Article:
These are also quite stocky birds as they have an average weight of anywhere between 166 and 176 grams (5.85 to 6.2 oz).

Indian roller in flight
The bird in flight / Sammy Sam /

6. They eat a wide variety of small animals

You will usually see these birds sitting in trees at a height of between 3 to 10 meters (10 to 30 feet) as they are scouring for small animals on the ground. If they spot prey, they will dive towards it and capture it with their large bills which include a hooked tip.

One of the most remarkable Indian Roller facts is that they eat a wide variety of small animals as well. These may include numerous insects, spiders, small snakes, amphibians, and even scorpions!

If you’re a small animal crawling on the ground, then you’re definitely not safe from these predators.

Indian roller eating scorpion
Eating a red scorpion / Shantanu Kuveskar /

7. They got their English name from an acrobatic performance

So why are these birds called rollers, anyways?

During the breeding season, which happens each year between March and June, the male birds try to lure females by doing an amazing performance that includes an acrobatic display.

This fascinating behavior consists of twisting and turning in the air which is why they have been given the name rollers in English.

Indian roller acrobatic display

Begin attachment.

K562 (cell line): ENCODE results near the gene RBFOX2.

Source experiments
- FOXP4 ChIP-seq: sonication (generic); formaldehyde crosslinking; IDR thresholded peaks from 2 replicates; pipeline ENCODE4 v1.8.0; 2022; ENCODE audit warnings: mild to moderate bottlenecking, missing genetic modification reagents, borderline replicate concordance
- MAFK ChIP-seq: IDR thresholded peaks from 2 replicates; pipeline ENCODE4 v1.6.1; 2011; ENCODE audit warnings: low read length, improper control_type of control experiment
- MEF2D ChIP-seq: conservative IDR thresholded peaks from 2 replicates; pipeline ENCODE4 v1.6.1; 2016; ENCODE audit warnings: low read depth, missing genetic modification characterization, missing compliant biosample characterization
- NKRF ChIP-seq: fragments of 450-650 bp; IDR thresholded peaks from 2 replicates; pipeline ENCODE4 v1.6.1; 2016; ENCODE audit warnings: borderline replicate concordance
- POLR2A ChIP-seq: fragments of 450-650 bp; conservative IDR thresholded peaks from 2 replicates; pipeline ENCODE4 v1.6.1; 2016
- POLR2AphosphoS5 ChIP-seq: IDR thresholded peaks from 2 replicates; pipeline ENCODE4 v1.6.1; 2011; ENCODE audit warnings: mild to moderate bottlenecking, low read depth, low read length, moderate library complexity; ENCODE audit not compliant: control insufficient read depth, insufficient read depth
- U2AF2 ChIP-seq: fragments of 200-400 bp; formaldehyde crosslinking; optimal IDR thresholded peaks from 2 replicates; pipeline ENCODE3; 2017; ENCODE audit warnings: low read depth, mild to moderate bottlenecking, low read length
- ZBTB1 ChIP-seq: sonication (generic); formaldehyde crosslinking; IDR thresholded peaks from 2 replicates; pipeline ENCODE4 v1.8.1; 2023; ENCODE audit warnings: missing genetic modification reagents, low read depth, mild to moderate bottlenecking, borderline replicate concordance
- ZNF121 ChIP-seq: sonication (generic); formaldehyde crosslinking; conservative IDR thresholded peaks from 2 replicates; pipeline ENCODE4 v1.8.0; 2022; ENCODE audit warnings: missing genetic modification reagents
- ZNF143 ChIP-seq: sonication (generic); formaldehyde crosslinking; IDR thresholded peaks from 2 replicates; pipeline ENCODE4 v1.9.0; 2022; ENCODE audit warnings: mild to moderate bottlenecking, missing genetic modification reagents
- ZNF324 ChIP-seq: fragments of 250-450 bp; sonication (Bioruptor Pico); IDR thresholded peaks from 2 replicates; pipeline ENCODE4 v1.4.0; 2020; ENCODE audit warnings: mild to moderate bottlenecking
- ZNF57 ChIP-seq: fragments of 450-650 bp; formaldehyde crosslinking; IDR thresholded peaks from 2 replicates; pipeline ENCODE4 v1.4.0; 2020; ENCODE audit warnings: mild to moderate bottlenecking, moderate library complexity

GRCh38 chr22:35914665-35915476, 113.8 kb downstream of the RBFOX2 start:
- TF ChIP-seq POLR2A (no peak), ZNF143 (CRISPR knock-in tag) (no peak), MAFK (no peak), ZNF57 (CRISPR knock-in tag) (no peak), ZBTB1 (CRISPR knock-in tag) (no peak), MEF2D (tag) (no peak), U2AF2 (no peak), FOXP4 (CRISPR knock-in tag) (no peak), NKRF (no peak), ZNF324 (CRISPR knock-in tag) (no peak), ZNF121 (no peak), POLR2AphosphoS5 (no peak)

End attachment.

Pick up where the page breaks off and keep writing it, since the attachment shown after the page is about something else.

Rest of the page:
About to perform / Soumikbiswas /

8. These birds are monogamous

When the male roller finally managed to attract a female, these birds stay together for life. They nest in holes of trees or any other suitable cavity to incubate their eggs, something that is done by both the male and the female.

The clutch consists of between 3 and 5 eggs and the incubation period lasts between 17 and 19 days. Just a month later, the young are ready to fledge!

Indian roller interesting facts
The amazing bird / Akshaygn /

9. They love to dive into the water

One of the most fascinating Indian roller facts is that these acrobats also love to bathe in the water. When they do, they literally dive into the water as if they were puffins trying to catch fish.

This doesn’t mean that they don’t attempt to catch fish, though, because they have been spotted catching fish this way as well. Yes, this is quite a versatile type of bird!

Interesting Indian roller facts
Looking to take a diver / Pixabay

10. It’s the state bird of multiple states in India

Because of their vast range and their ability to easily adapt to their environment, these birds are far from being endangered. That’s why they are listed as “Least Concern” on the IUCN Red List.

They are also considered to be sacred to Vishnu in multiple parts of India and were even caught and used during multiple festivals in the country.

Even though the peacock is considered to be the national bird of India, the Indian roller has been chosen as the state bird of several Indian states, including Odisha, Karnataka, and Telangana.

Indian roller fun facts
The state bird / Shantanu Kuveskar /